Teaching Materials

Upgrade Your Lesson Plans with These 5 Online Resources

Lesson planning is an art. A good lesson requires a fine balance of Higher Order Thinking Skills (HOTS), creativity, student buy in — and, of course, content. While public perception can reduce the role of teachers to mere conveyers of information — as if knowledge is spread through osmosis — the actual process of creating an engaging, innovative,... Read more »
Read More

Lies Your Textbooks Tell You About Irish-American History

Portland teacher Bill Bigelow breaks it down. You’re probably wearing green and pining for a Guinness right about now. That’s cool. Happy St. Paddy’s Day! But Bill Bigelow, a master educator in Portland who taught at Franklin and Jefferson high schools for years, wants you to honor Irish Americans in a different way. Bigelow, curriculum... Read more »
Read More

Women’s History and the Zinn Education Project

Radio Broadcast How did the 8-hour work day come about? Do local students know about Lucy Parsons and the first May Day (in 1886)? Do you? Women played important roles in labor history, but their perspectives are sometimes overlooked. In honor of women’s history month, the Zinn Education Project (ZEP) has just released new resources... Read more »
Read More

A People’s Website

Many of us adult educators are familiar with Howard Zinn, the revolutionary historian who wrote “A People’s History of the United States,” and “A Young People’s History of the United States.” If you are a teacher who has enjoyed using excerpts from Zinn’s books in class, you will love this website, with lots of free... Read more »
Read More

Choosing an Alternative to Honoring Christopher Columbus

It’s old news, so to speak, about Christopher Columbus. The Genoese explorer received his commission and subsidy from the Spanish monarchs who also brought the Inquisition to Castile and Aragón—as well as to Spanish possessions ranging from the Netherlands and Naples, the Canary Islands, and after Columbus, the Americas as well. As a result of... Read more »
Read More

Who’s Afraid of “The Tempest”?: Arizona’s ban on ethnic studies proscribes Mexican-American history, local authors, even Shakespeare.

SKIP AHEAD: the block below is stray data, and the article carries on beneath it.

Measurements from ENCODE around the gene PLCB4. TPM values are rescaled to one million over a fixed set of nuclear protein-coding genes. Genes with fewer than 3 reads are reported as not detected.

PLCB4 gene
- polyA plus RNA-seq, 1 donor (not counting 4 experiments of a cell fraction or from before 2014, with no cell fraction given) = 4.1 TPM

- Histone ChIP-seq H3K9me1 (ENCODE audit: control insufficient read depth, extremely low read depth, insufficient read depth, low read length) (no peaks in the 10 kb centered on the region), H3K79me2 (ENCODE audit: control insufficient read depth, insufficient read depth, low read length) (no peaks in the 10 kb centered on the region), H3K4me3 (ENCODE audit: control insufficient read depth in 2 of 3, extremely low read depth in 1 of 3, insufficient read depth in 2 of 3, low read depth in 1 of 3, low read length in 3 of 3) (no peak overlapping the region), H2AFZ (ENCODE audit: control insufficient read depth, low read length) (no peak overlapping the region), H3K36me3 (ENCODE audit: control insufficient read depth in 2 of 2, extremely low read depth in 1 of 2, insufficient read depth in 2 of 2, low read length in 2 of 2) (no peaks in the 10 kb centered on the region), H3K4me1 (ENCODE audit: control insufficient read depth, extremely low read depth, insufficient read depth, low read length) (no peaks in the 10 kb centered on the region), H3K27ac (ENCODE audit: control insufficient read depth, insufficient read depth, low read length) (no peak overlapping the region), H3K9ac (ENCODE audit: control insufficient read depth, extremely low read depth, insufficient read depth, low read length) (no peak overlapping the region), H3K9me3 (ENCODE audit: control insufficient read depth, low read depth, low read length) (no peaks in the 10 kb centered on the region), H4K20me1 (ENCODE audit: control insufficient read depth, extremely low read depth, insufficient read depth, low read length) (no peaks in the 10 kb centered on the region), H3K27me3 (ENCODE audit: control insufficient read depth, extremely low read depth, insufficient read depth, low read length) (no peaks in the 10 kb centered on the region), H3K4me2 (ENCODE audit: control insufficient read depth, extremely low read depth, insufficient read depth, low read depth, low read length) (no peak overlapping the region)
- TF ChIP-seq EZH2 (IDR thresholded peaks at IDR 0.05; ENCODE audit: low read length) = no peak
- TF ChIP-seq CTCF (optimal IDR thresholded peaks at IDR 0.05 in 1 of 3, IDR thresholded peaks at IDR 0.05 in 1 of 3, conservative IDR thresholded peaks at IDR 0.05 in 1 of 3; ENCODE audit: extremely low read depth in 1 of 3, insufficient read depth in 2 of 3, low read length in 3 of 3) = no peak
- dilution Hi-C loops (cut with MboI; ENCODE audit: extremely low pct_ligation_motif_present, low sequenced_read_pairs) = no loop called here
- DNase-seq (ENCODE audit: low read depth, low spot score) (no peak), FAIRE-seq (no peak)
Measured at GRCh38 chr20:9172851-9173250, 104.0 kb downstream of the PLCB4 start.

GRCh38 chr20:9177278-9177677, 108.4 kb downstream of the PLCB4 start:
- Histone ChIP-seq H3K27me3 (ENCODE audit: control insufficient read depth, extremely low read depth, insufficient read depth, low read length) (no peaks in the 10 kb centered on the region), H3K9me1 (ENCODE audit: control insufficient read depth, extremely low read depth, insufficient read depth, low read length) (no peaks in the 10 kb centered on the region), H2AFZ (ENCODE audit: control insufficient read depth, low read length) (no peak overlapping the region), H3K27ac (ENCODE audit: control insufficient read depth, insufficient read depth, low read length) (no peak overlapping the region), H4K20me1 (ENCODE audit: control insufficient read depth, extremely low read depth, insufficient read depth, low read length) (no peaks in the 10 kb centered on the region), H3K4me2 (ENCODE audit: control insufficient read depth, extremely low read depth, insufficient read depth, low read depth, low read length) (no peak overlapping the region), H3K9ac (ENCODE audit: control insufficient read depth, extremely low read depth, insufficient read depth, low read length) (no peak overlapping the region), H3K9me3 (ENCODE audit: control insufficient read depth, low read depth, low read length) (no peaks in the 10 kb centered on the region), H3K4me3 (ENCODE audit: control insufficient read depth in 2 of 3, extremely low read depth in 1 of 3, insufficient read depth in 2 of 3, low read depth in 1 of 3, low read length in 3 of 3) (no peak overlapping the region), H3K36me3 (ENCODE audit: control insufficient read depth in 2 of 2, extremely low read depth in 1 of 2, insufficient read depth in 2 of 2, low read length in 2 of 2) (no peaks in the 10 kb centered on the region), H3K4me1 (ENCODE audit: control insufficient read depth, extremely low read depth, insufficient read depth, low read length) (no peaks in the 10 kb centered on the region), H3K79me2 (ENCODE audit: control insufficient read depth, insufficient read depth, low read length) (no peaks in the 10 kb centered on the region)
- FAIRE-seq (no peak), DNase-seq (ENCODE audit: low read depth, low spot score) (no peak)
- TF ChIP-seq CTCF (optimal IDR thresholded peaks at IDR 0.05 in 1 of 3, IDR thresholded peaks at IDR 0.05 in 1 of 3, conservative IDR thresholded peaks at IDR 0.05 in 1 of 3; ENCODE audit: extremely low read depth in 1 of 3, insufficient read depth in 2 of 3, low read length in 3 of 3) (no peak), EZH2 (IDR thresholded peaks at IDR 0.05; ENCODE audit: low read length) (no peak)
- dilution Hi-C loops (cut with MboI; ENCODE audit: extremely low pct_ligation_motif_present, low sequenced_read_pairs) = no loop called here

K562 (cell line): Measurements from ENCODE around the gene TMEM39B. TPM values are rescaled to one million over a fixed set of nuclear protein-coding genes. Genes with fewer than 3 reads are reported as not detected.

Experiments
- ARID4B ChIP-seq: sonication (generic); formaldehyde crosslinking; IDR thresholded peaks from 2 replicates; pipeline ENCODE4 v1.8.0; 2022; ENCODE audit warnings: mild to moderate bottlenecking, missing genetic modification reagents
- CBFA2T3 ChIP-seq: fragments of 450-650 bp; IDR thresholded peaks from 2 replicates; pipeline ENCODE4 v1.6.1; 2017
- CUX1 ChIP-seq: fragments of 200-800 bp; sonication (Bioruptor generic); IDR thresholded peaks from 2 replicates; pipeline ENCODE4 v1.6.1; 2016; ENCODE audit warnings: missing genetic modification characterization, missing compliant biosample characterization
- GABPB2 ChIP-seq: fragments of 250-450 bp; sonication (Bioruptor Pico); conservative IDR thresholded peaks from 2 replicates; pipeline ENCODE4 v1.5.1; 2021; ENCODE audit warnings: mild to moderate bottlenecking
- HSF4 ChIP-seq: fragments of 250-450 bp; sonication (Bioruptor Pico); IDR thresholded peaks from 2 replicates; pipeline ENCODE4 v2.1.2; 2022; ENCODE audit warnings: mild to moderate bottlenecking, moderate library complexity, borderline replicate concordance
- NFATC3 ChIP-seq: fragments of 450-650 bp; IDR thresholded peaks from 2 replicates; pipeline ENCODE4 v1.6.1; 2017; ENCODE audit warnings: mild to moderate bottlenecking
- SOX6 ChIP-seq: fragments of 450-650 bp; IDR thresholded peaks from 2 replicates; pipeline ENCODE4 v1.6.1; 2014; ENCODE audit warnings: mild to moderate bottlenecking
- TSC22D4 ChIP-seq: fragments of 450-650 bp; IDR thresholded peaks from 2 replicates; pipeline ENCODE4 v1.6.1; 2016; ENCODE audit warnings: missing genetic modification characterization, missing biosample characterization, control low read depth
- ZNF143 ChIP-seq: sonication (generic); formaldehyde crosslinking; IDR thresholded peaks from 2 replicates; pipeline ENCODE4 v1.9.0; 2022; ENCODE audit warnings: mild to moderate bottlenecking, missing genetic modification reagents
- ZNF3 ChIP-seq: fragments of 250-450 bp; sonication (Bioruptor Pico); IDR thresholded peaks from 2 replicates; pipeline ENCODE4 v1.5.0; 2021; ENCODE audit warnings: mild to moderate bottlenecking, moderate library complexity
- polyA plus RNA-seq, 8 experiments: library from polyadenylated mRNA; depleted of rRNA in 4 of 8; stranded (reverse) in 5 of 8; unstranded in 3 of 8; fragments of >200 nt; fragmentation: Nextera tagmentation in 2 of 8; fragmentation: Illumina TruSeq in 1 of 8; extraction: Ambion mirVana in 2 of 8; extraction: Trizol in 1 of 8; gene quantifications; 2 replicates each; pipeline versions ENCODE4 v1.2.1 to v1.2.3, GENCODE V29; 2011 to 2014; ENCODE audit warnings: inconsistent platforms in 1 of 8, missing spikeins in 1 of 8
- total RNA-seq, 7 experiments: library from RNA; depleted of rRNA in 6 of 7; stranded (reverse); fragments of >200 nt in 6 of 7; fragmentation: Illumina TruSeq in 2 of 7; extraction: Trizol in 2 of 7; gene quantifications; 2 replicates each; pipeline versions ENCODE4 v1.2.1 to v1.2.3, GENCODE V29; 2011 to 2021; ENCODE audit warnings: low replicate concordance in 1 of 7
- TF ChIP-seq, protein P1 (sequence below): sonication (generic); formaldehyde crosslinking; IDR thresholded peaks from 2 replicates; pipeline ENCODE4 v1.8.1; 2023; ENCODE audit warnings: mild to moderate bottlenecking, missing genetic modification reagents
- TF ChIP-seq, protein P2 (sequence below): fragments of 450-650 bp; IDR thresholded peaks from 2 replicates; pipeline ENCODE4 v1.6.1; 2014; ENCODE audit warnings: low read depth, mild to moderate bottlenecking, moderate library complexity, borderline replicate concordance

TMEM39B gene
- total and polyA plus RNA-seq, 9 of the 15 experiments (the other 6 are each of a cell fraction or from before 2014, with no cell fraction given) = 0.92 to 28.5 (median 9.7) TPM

By Jeff Biggers As part of the state-mandated termination of its ethnic studies  program, the Tucson Unified School District released an initial list of books to be banned from its schools today.  According to district spokeperson Cara Rene, the books “will be cleared from all classrooms, boxed up and sent to the Textbook Depository for storage.” Facing a... Read more »
Read More

Zinn Education Project

By Susan Gaissert I’ve read many articles written by Howard Zinn. I’m ashamed to say that I have never read his entire book, A People’s History of the United States: 1492 to Present, but I plan to. Howard Zinn, who died on January 27,  2010 at age 87, told a different story about America, one... Read more »
Read More
Carter Reads the Newspaper book cover | The Zinn Education Project

Carter Reads the Newspaper

Picture book – Non-fiction. By Deborah Hopkinson. Illustrated by Don Tate. 2019. 36 pages. This picture book chronicles the young life of Dr. Carter G. Woodson, an Appalachian-born Harvard scholar and advocate for African American history. He founded Negro History Week in 1926 (which grew into Black History Month), the Association for the Study of African American Life and History (ASALH), and the Journal of Negro History.
Time Periods: 19th Century, Reconstruction Period: 1865 - 1876, Industrial Revolution: 1877 - 1899, Turn of the Century: 1900 - 1909
Themes: African American, Education, Racism & Racial Identity
Read More

Zinn Education Project

Any teacher familiar with Howard Zinn and his “People’s History of the United States” will find this very useful. Teachers unfamiliar with Zinn – find out now…
Read More

Lesson from ‘Howie’: 12 Thoughts on the Zinn Legacy

Many of the scholars who gathered at Vanderbilt Hall for a recent daylong symposium on Howard Zinn shared a common quirk of speech: They tended to refer to the icon in question as “Howie.” That’s because more than a few of the assembled admirers of Zinn’s work—including NYU history professor Marilyn Young and writer Alice... Read more »
Read More